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Chapter 3 The Internet macro-environment

Chaffey, Internet Marketing, 3rd Edition © Pearson Education Limited 2007

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Learning objectives
• Identify the different elements of the Internet macro-environment that impact on an organisation’s Internet marketing strategy and execution. • Assess the impact of legal, moral and ethical constraints and opportunities on an organisation and devise solutions to accommodate them. • Evaluate the significance of other macroeconomic factors, such as economics, taxation and legal constraints.
Chaffey, Internet Marketing, 3rd Edition © Pearson Education Limited 2007

3 Questions for marketers • Which factors affect the environment for online trading in a country? • How do I make sure my online marketing is consistent with evolving online culture and ethics? • How do I assess new technological innovations? • Which laws am I subject to when trading online? Chaffey. Internet Marketing.Slide 3. 3rd Edition © Pearson Education Limited 2007 .

Slide 3. 3rd Edition © Pearson Education Limited 2007 . Internet Marketing.4 Figure 2.3 The Internet marketing environment Chaffey.

Internet Marketing. 3rd Edition © Pearson Education Limited 2007 .Slide 3.1 ‘Waves of change’ – different timescales for change in the environment Chaffey.5 Figure 3.

6 Ethical issues Ethical issues concerned with personal information ownership have been usefully summarised by Mason (1986) into four areas. • Privacy – what information is held about the individual? • Accuracy – is it correct? • Property – who owns it and how can ownership be transferred? • Accessibility – who is allowed to access this information. and under which conditions? Chaffey. Internet Marketing.Slide 3. 3rd Edition © Pearson Education Limited 2007 .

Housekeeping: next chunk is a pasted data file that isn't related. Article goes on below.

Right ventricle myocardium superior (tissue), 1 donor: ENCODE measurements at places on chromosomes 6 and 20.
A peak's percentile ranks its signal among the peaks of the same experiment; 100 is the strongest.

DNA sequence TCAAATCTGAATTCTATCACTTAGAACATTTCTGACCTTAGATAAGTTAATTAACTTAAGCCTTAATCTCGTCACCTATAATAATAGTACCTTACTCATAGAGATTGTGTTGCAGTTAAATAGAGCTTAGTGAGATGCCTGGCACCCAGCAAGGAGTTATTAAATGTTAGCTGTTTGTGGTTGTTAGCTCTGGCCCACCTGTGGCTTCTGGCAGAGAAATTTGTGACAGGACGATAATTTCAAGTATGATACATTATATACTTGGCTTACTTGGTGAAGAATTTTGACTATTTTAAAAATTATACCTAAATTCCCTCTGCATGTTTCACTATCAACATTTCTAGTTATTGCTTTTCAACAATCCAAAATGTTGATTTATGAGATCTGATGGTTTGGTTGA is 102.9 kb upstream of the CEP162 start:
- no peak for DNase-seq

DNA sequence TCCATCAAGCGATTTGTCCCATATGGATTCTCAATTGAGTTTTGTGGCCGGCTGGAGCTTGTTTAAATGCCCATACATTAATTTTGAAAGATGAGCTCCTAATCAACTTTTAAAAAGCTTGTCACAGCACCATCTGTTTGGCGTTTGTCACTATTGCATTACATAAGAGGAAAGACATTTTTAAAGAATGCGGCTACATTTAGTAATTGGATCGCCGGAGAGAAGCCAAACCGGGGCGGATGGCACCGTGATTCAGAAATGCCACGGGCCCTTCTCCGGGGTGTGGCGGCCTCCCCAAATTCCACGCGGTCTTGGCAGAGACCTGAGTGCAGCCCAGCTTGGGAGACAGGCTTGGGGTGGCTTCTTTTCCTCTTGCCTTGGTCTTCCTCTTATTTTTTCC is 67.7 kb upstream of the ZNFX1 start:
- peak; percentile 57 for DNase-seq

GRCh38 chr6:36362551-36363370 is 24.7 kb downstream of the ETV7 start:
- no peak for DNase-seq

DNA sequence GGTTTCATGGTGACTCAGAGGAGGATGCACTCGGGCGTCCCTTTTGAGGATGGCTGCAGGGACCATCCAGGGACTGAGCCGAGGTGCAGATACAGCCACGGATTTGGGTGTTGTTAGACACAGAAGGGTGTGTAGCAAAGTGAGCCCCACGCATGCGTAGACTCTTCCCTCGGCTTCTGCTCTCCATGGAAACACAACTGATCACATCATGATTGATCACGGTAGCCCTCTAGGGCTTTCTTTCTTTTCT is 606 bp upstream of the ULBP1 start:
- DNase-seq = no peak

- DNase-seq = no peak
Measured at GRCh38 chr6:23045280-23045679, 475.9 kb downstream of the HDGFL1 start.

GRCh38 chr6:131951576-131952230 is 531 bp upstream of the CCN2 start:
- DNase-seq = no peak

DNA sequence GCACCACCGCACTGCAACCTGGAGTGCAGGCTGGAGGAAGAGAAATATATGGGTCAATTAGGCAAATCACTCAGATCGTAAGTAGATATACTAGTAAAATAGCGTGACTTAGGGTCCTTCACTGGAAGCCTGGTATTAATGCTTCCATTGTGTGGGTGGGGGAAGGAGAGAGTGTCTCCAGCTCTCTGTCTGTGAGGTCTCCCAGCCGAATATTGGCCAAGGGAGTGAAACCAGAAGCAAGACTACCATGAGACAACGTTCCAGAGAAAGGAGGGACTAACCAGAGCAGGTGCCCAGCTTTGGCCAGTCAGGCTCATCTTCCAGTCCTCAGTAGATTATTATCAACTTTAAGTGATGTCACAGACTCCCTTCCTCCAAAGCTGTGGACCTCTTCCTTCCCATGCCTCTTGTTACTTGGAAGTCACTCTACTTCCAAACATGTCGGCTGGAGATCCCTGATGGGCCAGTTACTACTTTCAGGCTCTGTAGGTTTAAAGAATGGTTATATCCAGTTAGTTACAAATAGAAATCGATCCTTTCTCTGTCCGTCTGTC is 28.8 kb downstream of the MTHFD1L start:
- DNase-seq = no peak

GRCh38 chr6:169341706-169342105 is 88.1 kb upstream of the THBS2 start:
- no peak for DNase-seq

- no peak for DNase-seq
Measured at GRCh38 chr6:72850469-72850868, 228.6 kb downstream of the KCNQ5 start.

3rd Edition © Pearson Education Limited 2007 .7 Types of information needed • Contact info – forms data collection • Profile info – forms and cookies to link profile to visit • Behavioural info – Single site – who is clicking what – Multiple sites – Where are they clicking Chaffey. Internet Marketing.Slide 3.

2 Chaffey.Slide 3. 3rd Edition © Pearson Education Limited 2007 .8 Information flows that need to be understood for compliance with data protection legislation Figure 3. Internet Marketing.

3rd Edition © Pearson Education Limited 2007 .9 PECR legislation summary 1 Applies to consumer marketing using e-mail or SMS messages 2 Is an opt-in regime (consent required) 3 Requires an opt-out option for all communications 4 Does not apply to existing customers when marketing similar products 5 Requires that contact details must be provided 6 Requires clear ‘from identification of the sender’ 7 Applies to direct marketing communications 8 Restricts the use of cookies Chaffey. Internet Marketing.Slide 3.

Slide 3. Internet Marketing. 3rd Edition © Pearson Education Limited 2007 .10 E-commerce legislation areas 1 Marketing business: domain names. meta tag 2 Electronic contracts 3 Making payments 4 Authenticating contracts 5 E-mail risks 6 Protecting intellectual properties 7 Advertising 8 Data protection Chaffey.

3rd Edition © Pearson Education Limited 2007 .Slide 3. Internet Marketing.11 Technology • Think of new mobile technologies introduced in past 2–3 years. Examples: – WAP – 3G – MMS (multimedia messaging) • What issues do these raise for managers? Chaffey.

12 Managers’ choices 1. ‘Wait and see’ 2. Internet Marketing. 3rd Edition © Pearson Education Limited 2007 . Early adopter 3. Intermediate What are the benefits of each for mobile phone companies introducing these technologies? Chaffey.Slide 3.